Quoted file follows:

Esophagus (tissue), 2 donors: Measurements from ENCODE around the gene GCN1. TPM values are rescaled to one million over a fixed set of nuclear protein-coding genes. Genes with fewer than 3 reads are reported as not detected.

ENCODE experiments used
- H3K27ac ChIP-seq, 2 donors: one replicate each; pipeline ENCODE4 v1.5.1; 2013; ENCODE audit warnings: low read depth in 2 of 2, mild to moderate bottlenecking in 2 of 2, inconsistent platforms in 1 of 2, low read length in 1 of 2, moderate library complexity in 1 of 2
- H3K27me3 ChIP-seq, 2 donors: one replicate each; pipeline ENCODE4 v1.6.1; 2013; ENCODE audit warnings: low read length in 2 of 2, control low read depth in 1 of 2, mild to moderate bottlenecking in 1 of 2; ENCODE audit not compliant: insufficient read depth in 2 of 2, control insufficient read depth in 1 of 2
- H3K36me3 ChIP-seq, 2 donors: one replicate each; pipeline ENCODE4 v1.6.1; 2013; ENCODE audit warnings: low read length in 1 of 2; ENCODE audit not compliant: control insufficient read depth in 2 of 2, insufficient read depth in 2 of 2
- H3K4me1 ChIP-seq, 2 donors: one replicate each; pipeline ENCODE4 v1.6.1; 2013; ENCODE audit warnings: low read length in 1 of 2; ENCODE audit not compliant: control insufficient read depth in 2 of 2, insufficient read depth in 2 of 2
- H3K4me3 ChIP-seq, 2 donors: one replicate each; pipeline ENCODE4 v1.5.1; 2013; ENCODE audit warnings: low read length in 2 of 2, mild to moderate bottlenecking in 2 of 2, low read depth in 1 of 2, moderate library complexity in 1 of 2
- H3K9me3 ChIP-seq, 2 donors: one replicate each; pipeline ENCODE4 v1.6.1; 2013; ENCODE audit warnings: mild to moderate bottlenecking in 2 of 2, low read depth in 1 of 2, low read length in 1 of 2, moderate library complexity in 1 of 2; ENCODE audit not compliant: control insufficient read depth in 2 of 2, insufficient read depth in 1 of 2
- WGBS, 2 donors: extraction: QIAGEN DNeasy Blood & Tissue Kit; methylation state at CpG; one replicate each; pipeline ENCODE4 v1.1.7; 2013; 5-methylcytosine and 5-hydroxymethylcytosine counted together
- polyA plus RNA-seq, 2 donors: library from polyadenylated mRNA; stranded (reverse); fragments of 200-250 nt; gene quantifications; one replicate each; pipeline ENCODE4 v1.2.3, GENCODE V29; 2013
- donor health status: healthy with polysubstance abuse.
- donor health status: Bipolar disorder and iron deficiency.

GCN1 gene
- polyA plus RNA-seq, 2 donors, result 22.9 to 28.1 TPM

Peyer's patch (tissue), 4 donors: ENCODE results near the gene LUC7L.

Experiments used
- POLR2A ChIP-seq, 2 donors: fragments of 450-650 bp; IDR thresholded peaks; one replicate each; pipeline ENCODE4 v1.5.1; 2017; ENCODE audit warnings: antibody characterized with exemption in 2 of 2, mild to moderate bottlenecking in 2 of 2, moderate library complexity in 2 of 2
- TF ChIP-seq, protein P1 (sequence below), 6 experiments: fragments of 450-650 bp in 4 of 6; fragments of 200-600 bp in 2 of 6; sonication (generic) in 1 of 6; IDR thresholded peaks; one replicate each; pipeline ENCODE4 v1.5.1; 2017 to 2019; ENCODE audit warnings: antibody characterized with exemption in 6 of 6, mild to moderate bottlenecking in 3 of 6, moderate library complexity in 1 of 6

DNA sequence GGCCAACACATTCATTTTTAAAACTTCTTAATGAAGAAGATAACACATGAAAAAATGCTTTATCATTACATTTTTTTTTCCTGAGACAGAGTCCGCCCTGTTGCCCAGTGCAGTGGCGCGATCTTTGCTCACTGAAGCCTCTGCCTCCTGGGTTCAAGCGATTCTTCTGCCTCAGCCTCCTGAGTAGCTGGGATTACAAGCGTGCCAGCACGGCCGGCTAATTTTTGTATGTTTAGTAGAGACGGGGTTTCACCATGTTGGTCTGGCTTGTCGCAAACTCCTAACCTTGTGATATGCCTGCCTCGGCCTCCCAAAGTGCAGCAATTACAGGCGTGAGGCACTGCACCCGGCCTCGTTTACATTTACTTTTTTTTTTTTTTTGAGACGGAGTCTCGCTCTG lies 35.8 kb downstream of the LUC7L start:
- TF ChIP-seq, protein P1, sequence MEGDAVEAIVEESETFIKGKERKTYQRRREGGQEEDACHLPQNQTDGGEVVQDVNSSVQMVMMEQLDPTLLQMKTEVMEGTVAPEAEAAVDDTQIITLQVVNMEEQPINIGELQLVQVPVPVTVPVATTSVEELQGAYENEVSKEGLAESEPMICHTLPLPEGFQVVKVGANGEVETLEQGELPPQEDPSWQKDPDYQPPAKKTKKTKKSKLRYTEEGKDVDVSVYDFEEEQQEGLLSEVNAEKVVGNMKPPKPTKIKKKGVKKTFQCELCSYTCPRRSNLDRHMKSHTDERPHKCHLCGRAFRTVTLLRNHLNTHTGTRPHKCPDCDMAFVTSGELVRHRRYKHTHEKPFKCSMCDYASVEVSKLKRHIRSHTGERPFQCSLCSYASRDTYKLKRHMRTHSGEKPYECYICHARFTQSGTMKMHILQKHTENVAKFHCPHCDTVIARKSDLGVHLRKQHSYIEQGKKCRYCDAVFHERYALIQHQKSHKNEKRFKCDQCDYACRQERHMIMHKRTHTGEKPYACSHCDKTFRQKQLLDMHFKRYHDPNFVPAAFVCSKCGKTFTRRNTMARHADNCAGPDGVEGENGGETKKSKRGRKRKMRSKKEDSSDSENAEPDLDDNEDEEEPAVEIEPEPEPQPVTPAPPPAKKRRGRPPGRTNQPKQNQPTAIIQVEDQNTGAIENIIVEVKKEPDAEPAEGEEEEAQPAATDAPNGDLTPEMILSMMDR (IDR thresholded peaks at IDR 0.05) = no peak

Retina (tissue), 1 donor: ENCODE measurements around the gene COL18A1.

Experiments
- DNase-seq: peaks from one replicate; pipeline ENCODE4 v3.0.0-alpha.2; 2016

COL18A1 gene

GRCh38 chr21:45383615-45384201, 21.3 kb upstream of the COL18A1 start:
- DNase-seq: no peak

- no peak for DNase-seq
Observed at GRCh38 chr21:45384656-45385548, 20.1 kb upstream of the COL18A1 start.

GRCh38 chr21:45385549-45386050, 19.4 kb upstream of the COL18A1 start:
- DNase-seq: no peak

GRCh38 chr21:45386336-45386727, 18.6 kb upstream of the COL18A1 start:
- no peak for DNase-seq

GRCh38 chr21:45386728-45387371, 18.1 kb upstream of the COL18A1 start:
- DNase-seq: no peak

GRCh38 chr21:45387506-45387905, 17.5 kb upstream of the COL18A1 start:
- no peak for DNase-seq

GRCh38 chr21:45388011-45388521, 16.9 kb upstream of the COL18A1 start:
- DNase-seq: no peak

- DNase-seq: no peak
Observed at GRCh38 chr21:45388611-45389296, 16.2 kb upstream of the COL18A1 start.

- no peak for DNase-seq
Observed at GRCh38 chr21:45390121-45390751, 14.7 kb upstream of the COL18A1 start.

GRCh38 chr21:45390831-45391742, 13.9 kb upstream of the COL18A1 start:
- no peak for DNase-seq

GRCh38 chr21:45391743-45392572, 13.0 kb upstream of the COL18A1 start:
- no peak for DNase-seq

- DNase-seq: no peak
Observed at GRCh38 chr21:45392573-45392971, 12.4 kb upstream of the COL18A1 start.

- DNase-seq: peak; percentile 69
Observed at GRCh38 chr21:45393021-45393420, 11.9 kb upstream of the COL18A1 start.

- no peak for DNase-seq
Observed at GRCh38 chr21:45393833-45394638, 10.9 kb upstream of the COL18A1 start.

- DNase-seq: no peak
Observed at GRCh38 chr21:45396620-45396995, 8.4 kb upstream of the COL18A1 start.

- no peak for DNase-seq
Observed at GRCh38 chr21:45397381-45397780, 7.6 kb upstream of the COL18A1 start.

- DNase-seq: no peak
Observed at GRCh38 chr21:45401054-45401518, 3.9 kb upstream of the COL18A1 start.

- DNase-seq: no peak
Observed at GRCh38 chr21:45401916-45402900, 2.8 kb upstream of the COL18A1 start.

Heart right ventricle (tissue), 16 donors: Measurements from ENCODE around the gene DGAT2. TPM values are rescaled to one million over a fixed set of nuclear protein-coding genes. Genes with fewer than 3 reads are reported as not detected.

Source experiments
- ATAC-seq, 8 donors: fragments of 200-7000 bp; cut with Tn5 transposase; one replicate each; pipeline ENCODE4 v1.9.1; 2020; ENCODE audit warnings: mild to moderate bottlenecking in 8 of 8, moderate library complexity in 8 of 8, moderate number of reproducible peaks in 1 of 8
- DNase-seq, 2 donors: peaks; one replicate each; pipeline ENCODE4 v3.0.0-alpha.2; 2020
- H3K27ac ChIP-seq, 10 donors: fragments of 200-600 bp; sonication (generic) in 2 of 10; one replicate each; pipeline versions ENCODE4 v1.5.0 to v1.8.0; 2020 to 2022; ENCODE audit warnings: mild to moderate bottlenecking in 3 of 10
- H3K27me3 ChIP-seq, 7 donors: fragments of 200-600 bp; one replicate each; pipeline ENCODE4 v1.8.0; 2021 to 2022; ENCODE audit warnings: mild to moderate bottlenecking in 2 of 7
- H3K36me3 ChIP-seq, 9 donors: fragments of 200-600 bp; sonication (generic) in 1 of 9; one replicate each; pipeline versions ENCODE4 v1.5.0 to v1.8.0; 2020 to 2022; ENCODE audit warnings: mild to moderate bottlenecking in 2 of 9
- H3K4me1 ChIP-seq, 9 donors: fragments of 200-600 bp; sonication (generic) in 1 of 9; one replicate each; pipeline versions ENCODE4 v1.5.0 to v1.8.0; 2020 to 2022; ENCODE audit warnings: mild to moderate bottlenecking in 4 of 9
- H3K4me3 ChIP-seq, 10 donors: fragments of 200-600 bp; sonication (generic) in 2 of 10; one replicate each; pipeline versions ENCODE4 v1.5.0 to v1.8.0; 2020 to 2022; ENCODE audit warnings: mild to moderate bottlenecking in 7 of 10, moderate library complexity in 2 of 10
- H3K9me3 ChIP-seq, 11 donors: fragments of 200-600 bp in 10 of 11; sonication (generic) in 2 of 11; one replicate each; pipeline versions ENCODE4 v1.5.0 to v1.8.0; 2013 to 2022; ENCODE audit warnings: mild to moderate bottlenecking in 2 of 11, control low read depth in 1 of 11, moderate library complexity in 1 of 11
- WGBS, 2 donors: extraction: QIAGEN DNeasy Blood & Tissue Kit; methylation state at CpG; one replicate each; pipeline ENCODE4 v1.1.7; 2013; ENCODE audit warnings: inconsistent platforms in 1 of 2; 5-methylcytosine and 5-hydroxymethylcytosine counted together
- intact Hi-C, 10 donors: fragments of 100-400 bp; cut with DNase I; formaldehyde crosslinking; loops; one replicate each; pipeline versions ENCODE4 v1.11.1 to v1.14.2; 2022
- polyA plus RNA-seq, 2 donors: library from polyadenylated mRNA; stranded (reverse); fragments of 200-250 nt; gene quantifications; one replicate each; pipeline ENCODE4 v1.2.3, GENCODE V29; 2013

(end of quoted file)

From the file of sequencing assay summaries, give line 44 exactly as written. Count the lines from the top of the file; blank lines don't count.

- no peak for DNase-seq